Aligarh : Dr Rakhshanda Jalil today discussed her latest edited work, ‘An Uncivil Woman’. Published by the Oxford University Press, this book captures and conveys the sheer force that was the writer and grande dame of Urdu literature, Ismat Chughtai.

The discussion took place in a ‘Conversation with Author’ event at the Faculty of Arts Lounge in the Aligarh Muslim University (AMU). The programme was organised by the Sir Syed Bicentenary Celebrations Committee and the Public Relations Office to remember AMU alumnae, Ismat Chughtai.

In conversation with Prof Mohammad Asim Siddiqui (Department of English), Dr Jalil said that Chugtai occupies the heart of Progressive Writers Movement that spearheaded socially engaged, politically driven literature. “She was part of a core group of the Bombay progressives who, during the high noon of the Progressive movement all through the 1940s and early 1950s, spoke in unequivocal terms of the need for social change and how literature can be the engine for change and reform,” said Dr Jalil.

She added that Chugtai was not just a provocative writer who wrote about women, but she wrote as she spoke, in the style of women from North-Indian Muslim families.

“It seemed important for me to have a collection of criticism on the writings of Chugtai,” said Dr Jalil adding that a crop of recent writings — available in excellent English translations — might help to correct seemingly established views on Chugtai’s writings.

“Chugtai’s non-fiction writings show an independent-minded, strong-willed person, one who had clear views on contemporary events and a coherent idea of a writer’s place in society,” observed Dr Jalil. 

Answering Prof Siddiqui’s question on how difficult is it to translate literary works, Dr Jalil said that it is challenging and particularly in the case of Chugtai’s works, where language is idiomatic. “It takes a lot of time and efforts to express how the author has used, contained and denoted expressions in natural ways in the translated works,” she added.

Dr Jalil further said that the translator is a facilitator, who has to carry through the idiomatic language and make it readable.

When Prof Siddiqui asked Dr Jalil about the similarities between Chugtai and Sadat Hasan Manto, she said Ismat and Manto had fairly humble beginnings and they share similarities in the topics they chose.

She pointed out that both the writers were actively involved with the Progressive Writers Movement and both were once asked to change their ways of writing by the critics. “While Manto was asked to change the graphic and explicit imagery, Chugtai was asked not to weave much of personal recollection into her assessments,” said Dr Jalil. 

“Chugtai and Manto had charges of ‘obscenity’ stemming from ‘Lihaaf’ (Ismat) and ‘Bu’ (Manto) and advocate Harilal Sibbal fought cases for both of them,” further said Dr Jalil pointing out that Chugtai and Manto were victims of marginalization.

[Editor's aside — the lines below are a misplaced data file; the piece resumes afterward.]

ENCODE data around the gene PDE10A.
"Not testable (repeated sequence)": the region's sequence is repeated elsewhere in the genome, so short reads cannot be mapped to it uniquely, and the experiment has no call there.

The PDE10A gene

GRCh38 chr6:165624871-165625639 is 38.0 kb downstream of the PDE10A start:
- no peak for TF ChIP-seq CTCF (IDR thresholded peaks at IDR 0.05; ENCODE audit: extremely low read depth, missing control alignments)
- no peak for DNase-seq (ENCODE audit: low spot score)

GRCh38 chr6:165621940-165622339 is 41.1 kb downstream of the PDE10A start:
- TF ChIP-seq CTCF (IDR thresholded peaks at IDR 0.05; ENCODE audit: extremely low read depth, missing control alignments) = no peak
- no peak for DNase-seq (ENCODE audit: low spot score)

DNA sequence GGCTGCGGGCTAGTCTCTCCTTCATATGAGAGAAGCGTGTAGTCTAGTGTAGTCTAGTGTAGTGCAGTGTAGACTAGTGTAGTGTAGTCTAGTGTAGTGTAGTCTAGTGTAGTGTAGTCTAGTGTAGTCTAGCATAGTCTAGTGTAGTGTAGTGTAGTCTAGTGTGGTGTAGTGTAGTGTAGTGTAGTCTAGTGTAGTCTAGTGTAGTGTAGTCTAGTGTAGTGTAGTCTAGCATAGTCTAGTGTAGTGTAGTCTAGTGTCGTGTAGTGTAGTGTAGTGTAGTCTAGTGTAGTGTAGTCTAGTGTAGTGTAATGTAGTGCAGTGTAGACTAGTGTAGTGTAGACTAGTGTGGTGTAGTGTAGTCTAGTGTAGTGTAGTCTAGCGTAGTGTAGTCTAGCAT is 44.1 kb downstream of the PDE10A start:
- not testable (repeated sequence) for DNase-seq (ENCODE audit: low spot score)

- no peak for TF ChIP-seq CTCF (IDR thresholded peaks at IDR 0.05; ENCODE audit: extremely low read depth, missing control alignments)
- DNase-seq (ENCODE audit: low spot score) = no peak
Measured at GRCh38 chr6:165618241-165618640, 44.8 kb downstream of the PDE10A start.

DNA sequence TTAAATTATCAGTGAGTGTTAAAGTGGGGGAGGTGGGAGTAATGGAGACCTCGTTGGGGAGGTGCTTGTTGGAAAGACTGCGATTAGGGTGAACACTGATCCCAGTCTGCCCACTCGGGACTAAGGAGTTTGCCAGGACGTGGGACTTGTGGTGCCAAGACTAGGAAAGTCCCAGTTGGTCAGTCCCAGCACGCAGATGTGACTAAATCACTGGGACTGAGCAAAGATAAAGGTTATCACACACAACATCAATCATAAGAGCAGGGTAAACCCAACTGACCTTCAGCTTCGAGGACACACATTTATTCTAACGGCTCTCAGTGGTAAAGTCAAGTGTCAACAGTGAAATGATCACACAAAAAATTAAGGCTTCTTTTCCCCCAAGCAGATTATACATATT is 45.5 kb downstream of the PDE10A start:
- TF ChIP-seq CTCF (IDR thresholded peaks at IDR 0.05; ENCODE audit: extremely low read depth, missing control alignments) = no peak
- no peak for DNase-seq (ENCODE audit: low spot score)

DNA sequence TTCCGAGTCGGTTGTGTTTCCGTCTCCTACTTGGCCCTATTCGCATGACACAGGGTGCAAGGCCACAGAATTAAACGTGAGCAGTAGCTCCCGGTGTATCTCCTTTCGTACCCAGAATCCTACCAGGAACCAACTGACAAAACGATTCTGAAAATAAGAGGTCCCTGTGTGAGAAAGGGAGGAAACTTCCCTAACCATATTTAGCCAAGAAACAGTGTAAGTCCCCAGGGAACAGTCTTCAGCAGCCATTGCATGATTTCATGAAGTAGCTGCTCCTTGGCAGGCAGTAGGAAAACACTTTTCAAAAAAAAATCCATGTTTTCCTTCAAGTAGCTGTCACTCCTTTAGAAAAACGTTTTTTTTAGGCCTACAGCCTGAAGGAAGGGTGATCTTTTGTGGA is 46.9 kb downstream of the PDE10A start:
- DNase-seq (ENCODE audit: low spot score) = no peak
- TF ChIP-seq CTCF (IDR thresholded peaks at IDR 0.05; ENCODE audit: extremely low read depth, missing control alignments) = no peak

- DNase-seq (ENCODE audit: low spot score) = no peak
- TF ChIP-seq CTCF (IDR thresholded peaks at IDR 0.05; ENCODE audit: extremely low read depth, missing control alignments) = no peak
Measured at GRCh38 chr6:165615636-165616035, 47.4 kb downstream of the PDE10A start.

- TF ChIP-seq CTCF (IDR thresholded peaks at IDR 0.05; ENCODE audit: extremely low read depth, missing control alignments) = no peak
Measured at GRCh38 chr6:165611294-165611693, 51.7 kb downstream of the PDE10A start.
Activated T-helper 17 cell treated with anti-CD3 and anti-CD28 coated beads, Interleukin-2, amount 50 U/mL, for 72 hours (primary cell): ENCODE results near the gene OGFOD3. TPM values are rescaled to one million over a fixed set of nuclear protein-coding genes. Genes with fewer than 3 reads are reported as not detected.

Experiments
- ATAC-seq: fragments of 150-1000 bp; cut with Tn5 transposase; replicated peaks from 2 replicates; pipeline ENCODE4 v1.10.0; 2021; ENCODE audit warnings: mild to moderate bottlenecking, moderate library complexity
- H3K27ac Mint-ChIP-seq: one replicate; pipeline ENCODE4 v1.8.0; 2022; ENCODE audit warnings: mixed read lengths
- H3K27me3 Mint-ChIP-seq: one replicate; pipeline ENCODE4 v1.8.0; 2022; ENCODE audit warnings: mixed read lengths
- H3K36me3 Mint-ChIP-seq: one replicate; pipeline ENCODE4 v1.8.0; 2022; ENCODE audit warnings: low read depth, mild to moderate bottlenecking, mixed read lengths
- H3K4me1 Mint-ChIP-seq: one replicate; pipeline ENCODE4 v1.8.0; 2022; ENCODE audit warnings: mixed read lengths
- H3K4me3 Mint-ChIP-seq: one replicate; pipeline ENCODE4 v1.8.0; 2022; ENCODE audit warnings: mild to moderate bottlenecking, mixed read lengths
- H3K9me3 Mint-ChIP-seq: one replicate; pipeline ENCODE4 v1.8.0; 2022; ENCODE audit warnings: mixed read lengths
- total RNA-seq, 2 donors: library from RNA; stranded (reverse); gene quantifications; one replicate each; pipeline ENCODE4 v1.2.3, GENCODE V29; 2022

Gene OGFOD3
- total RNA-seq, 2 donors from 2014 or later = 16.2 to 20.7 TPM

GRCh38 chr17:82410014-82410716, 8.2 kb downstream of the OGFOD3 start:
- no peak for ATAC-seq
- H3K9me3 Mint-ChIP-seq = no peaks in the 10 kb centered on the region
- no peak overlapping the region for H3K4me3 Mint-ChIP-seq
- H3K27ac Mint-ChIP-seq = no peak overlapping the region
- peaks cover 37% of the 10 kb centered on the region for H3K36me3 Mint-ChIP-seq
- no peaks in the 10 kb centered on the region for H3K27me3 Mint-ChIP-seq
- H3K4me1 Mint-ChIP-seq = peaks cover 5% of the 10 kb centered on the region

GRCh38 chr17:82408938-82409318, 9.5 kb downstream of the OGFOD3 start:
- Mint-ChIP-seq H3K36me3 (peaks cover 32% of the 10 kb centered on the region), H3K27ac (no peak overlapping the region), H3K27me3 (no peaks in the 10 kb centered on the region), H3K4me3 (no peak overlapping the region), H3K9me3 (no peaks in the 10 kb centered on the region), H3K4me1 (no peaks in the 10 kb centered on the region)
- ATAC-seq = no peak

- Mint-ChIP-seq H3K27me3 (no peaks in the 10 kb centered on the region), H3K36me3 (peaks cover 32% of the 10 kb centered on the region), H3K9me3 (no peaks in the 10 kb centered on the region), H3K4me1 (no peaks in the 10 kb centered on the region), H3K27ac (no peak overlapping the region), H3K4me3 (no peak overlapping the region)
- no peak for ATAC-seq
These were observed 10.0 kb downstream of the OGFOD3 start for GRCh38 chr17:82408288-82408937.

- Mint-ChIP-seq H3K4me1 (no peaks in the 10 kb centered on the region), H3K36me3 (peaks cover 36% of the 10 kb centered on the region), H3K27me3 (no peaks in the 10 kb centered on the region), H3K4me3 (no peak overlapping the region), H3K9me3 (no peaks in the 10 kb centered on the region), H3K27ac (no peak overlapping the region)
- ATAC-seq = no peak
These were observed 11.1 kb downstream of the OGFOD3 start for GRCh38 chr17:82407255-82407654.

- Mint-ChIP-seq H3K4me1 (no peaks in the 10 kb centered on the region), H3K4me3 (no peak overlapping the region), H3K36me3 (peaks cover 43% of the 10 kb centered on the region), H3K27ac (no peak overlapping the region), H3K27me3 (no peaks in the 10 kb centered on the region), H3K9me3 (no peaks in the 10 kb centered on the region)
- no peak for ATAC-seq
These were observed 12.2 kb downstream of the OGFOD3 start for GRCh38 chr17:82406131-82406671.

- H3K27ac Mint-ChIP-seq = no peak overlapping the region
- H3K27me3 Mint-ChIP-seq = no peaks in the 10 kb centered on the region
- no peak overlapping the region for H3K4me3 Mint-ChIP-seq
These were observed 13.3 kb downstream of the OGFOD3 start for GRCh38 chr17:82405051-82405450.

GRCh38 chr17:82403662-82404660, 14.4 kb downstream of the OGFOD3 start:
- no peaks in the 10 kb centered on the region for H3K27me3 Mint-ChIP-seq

Answering on her views on Chugtai as a feminist, Dr Jalil replied that it is not correct to perceive Chugtai only as a feminist writer. “We need to understand that Chugtai‘s stories were bold, fierce and stunningly evocative addressing issues which were taboo at her time,” said Dr Jalil adding that Chugtai challenged the exploitative patriarchal structures by writing about certain ‘forbidden’ topics that people chose to put under the carpets; topics that were precisely the ‘question of silence.’

Prof Shafey Kidwai (Department of Mass Communications) said that Chughtai was one of the most powerful voices in Urdu literature and she was known for her free and fearless explorations of sexuality and middle-class morality in her writings. He pointed out that Chugtai had fierce determination with which she defended her right to express herself. He also pointed out that Public Relations Office of the University will be doing more programmes on literary personalities.

Prof Namita Singh said that Chughtai is considered as a path-breaker for women writers in the subcontinent, as many women during Chugtai’s time were considered too enmeshed in the ideology of slow, conservative and culturally sanctioned ideas. “In her career many of her writings including ‘Angarey’ and ‘Lihaaf’ were banned in South Asia because their reformist and feminist content offended conservatives and many of her books were banned at various times during their publication history,” said Prof Singh.

Prof Tariq Chhatari said that Chugtai with Manto, Rajinder Singh Bedi and Quratulain Haider are four pillars of Urdu prose. He added that Chugtai’s works stand for revolutionary feminist ideas and aesthetics in twentieth century Urdu literature. “Chugtai explored middle-class gentility, and other evolving conflicts in modern India with her outspoken and controversial style of writing and passionate voice for the unheard,” said Prof Chhatari.

While conducting the programme, Prof Mohammad Sajjad (Department of History) said that Chugtai brought grief and humour of North-Indian Muslim middle-class in her writings. “Chughtai also wrote stories and dialogues for films,” said Prof Sajjad pointing out that the story of ‘Garam Hawa’, the iconic film on partition starring Balraj Sahni was written by Chugtai.

Prof Sajjad also proposed the vote of thanks.


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